Nothing Hill by Yash Seyedbagheri 

I stand atop a hill
flame-colored and golden leaves shimmering across a field
the Ponderosas rise with verdant smiles
row by row
and I stretch my flesh worn arms out, my flaccid figure releasing dormant energy
while the breeze tickles
a spire shimmers somewhere like The Sound of Music

below, the credit card capos demand their hits
and the mustache men deem me bad, weak, selfish
a wasted life, be a lawyer, use people
and rings assault me from under my eyes
but they cannot get me here
on this newly paved road, voluptuous and smooth
rising and rising before it falls


the tar rushes to my nose
the breeze blows harder, inviting me to dance
with welcome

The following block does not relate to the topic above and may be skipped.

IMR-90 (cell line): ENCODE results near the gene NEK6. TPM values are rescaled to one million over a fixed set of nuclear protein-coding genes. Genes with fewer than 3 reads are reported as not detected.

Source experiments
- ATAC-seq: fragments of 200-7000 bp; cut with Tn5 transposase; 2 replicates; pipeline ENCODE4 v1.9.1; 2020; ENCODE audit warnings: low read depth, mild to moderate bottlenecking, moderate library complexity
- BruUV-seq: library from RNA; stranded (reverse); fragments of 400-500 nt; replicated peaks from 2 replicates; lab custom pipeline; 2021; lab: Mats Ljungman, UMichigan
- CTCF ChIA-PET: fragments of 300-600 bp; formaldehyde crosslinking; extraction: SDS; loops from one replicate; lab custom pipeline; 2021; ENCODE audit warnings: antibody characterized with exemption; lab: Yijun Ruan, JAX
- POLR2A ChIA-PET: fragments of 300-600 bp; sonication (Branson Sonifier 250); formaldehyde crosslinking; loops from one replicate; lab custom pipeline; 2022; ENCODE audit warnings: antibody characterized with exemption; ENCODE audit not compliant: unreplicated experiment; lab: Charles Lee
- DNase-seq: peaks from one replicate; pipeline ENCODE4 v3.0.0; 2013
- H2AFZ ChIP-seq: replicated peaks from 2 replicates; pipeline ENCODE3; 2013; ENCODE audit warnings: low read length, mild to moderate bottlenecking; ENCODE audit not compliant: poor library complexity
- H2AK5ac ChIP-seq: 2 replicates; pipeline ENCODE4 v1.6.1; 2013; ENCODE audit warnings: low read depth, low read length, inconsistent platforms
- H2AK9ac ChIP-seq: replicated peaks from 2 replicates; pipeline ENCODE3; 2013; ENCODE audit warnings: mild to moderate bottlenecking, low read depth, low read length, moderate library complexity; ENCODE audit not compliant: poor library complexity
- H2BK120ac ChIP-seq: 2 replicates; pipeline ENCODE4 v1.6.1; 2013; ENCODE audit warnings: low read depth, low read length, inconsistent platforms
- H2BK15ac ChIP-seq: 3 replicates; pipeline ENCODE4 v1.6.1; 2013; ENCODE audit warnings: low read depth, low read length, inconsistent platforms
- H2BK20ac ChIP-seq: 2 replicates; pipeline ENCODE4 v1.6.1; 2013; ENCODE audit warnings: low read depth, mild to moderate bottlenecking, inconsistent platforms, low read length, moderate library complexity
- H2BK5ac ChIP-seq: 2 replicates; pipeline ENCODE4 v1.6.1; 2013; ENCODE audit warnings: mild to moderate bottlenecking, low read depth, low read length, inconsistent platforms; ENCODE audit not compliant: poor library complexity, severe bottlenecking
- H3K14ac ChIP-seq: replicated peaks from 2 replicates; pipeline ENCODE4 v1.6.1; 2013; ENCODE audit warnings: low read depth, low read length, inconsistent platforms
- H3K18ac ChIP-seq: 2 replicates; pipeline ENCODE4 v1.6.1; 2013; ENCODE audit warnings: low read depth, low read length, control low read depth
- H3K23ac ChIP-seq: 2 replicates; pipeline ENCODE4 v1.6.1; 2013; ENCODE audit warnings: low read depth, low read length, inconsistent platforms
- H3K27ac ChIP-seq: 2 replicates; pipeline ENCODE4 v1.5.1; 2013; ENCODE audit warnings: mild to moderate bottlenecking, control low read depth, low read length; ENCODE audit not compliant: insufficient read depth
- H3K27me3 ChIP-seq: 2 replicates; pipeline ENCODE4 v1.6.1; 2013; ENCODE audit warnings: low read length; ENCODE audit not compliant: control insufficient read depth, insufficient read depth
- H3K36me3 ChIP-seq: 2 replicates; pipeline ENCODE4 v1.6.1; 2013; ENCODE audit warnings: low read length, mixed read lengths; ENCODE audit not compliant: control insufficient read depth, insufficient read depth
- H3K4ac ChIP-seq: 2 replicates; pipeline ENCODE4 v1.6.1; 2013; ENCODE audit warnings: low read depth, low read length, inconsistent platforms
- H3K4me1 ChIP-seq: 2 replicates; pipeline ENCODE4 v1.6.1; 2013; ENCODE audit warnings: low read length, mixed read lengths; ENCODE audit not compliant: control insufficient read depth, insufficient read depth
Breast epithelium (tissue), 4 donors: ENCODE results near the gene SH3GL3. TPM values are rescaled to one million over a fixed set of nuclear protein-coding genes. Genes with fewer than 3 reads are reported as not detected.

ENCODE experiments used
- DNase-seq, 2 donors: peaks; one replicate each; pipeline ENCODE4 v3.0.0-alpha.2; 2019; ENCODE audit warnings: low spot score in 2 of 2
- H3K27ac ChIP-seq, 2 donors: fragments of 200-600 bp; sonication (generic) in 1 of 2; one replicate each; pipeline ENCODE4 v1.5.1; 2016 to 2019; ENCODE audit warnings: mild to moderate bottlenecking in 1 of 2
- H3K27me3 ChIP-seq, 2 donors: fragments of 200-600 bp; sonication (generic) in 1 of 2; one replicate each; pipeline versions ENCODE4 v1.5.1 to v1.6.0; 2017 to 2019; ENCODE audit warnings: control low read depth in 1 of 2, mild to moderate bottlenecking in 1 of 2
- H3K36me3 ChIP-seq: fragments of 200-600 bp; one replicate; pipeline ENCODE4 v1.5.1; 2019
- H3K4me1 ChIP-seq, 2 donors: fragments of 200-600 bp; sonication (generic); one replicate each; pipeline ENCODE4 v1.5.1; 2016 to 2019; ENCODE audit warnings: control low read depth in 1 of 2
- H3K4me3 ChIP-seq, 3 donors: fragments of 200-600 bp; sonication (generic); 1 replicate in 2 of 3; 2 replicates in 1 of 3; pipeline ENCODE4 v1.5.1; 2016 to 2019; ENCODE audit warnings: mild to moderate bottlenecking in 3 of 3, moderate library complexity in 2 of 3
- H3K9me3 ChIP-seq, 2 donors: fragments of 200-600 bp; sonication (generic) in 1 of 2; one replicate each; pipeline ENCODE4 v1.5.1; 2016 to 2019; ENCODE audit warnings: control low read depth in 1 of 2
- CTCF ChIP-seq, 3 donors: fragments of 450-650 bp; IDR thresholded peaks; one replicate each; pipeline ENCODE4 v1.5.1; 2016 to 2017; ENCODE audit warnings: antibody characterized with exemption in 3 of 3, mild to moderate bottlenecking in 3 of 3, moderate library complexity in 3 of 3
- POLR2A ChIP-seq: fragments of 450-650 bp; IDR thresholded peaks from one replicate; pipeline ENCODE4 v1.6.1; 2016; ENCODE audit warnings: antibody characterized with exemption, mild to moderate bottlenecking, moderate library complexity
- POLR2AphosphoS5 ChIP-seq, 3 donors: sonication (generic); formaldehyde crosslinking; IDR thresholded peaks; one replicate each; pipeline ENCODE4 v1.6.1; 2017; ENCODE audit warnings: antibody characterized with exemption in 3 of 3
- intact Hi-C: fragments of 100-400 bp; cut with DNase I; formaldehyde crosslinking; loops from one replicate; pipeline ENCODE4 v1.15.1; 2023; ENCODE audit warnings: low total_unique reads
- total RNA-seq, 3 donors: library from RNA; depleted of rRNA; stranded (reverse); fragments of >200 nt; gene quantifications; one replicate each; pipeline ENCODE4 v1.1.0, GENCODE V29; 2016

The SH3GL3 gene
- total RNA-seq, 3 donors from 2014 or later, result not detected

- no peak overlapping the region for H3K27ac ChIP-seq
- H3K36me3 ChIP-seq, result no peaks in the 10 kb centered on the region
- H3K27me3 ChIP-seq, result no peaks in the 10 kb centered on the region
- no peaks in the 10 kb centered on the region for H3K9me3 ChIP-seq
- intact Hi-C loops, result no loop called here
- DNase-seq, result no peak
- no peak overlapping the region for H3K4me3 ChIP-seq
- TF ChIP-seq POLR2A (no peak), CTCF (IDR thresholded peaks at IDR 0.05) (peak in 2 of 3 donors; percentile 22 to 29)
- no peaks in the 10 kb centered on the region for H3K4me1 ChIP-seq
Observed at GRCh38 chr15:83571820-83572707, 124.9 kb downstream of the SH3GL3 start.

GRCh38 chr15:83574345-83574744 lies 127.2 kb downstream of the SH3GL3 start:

I stand atop this hill
the cabins and homes with purple-onion colored roofs
bright specks on a dreamscape
not a speck of dust

not a cell phone buzzing
demanding that I relinquish time to cover another mustache man’s lies
or type another self-promoting report for him
I stand at the top of a hill

and see nothing
Photo by Jacob Colvin on Pexels.com

About the Poet:

Yash Seyedbagheri is a graduate of Colorado State University’s MFA fiction program. His stories, “Soon,”  “How To Be A Good Episcopalian,” and “Tales From A Communion Line,” were nominated for Pushcarts. Yash’s work  has been published in SmokeLong Quarterly, The Journal of Compressed Creative Arts, and Ariel Chart, among others.

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